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WASHINGTON—U.S. new-home sales surged in March, capping off a strong first quarter in a segment of the housing market characterized by solid buyer demand.
Purchases of newly built single-family homes—a relatively narrow slice of all U.S. home sales—increased 4.0% from the prior month to a seasonally adjusted annual rate of 694,000 in March, the Commerce Department said Tuesday.
March’s rise comes on the back of a 3.6% increase in February and upward revisions for both January and February sales rates.
The solid sales gains show a low unemployment rate and historically low layoff levels are supporting demand for housing, said
senior economist at Wells Fargo.
“The other big driver is that millennials are reaching a point in their lives when they’re beginning to get married, start a family and are looking to buy a home,” Mr. Vitner said.
Data on new-home sales can be choppy from month to month, and March’s 4.0% gain came with a margin of error of 18.6 percentage points.
Still, the broader picture shows strength in the market for new homes. Sales rose 8.8% through the 12 months ended in March.
At the current sales pace, there was a 5.2-month supply of new homes on the market at the end of March, lower than the January and February figures but reflective of a jump in sales.
Other inventory measures indicate progress. The number of homes for sale at the end of March grew about 13% from a year earlier, signaling that home construction is beginning to catch up with buyer demand.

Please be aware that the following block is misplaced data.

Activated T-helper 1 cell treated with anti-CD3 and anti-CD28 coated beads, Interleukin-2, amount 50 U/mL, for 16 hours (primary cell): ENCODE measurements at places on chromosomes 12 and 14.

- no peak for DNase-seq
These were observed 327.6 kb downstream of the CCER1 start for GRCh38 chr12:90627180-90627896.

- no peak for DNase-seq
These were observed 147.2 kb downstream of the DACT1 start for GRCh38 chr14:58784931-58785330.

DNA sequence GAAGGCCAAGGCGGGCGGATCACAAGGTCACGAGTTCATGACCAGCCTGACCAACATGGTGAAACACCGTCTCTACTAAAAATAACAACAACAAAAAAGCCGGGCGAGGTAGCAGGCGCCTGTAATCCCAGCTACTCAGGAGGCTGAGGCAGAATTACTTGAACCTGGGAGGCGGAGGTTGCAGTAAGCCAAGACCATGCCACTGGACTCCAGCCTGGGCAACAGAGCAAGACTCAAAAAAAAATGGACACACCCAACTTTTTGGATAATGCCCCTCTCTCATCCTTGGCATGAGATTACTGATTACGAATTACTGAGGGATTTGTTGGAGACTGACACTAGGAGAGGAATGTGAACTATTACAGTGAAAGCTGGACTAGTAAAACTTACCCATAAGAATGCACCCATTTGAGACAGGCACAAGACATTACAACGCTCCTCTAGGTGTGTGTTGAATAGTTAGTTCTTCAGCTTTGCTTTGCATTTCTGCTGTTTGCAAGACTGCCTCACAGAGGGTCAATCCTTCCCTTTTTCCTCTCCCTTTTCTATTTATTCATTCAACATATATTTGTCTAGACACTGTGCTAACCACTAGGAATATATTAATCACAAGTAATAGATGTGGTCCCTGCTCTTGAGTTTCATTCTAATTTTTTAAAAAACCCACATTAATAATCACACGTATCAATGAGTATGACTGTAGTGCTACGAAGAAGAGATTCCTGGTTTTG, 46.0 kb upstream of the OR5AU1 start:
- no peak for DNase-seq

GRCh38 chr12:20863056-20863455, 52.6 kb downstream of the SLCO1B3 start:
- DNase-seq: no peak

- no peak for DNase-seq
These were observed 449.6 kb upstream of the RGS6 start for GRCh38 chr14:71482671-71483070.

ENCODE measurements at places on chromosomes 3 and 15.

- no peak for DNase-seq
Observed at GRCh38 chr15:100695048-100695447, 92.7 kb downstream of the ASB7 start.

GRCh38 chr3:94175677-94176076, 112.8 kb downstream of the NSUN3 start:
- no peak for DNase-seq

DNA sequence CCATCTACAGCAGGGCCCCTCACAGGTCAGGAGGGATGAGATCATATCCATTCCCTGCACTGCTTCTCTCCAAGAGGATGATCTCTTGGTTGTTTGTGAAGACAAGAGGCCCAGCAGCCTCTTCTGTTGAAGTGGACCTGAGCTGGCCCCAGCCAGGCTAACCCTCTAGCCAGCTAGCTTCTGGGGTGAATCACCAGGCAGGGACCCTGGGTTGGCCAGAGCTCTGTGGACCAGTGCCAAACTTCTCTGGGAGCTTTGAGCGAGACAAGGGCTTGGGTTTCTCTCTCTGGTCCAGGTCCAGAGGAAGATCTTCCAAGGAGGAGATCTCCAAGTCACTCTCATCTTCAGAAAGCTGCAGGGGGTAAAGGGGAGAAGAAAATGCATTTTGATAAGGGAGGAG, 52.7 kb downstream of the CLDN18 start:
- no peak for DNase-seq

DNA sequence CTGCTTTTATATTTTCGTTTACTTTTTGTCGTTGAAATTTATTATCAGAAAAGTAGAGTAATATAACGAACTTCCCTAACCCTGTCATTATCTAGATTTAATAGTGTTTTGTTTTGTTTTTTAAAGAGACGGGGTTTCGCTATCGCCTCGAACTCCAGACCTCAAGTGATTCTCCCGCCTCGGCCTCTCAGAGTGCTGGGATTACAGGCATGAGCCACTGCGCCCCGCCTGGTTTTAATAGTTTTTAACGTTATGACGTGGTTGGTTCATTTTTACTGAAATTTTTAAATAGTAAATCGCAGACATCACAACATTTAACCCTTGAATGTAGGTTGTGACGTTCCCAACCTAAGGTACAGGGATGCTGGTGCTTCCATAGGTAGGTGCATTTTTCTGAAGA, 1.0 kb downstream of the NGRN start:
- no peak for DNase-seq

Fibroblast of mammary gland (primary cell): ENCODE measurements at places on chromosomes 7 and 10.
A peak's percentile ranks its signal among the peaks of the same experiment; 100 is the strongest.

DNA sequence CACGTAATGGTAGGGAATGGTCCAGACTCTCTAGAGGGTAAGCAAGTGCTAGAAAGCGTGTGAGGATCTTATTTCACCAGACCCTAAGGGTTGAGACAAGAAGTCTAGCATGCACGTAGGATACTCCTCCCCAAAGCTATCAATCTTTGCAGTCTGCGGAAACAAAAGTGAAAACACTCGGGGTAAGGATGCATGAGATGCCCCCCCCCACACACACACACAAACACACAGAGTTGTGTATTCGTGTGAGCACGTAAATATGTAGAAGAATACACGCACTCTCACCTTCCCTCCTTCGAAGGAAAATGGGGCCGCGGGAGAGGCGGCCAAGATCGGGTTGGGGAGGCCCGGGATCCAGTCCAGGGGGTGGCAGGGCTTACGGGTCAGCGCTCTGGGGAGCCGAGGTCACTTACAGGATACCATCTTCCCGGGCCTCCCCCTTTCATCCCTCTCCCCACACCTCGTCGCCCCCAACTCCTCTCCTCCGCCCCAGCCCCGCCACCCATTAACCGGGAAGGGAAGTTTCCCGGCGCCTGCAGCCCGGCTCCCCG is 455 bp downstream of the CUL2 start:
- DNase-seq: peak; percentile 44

“Builders are selling homes virtually as fast as they can build them,” Mr. Vitner said.
Existing-home sales, which account for the bulk of the housing market, were well below year-earlier levels in March, in part due to tight inventory.
“It is likely that the lack of supply of existing homes, and the resulting stagnant pace of sales in that sector, is pushing home buyers into the new home sales market,” said Nationwide Chief Economist
in a note to clients.
Despite the increase in new-home inventory levels, rising demand is contributing to a run-up in home prices, Mr. Berson said.
The median sale price for a new home sold in March was $337,200, up 4.8% from a year earlier.
Rising mortgage rates are adding to the affordability crunch. The average rate for a 30-year, fixed-rate mortgage was 4.44% in March, up from 4.03% in January, according to
Still, mortgage rates remain well below prerecession levels.
“The pickup in interest rates is more likely to spur folks who are thinking about buying a home to go ahead and do it,” Mr. Vitner said.
New-home sales in the West were particularly strong, growing 28.3% in March from a month earlier and posting the best annual sales rate in more than a decade. Sales in Northeast were less robust, which could be due to harsh weather in the region.
Write to Sarah Chaney at email@example.com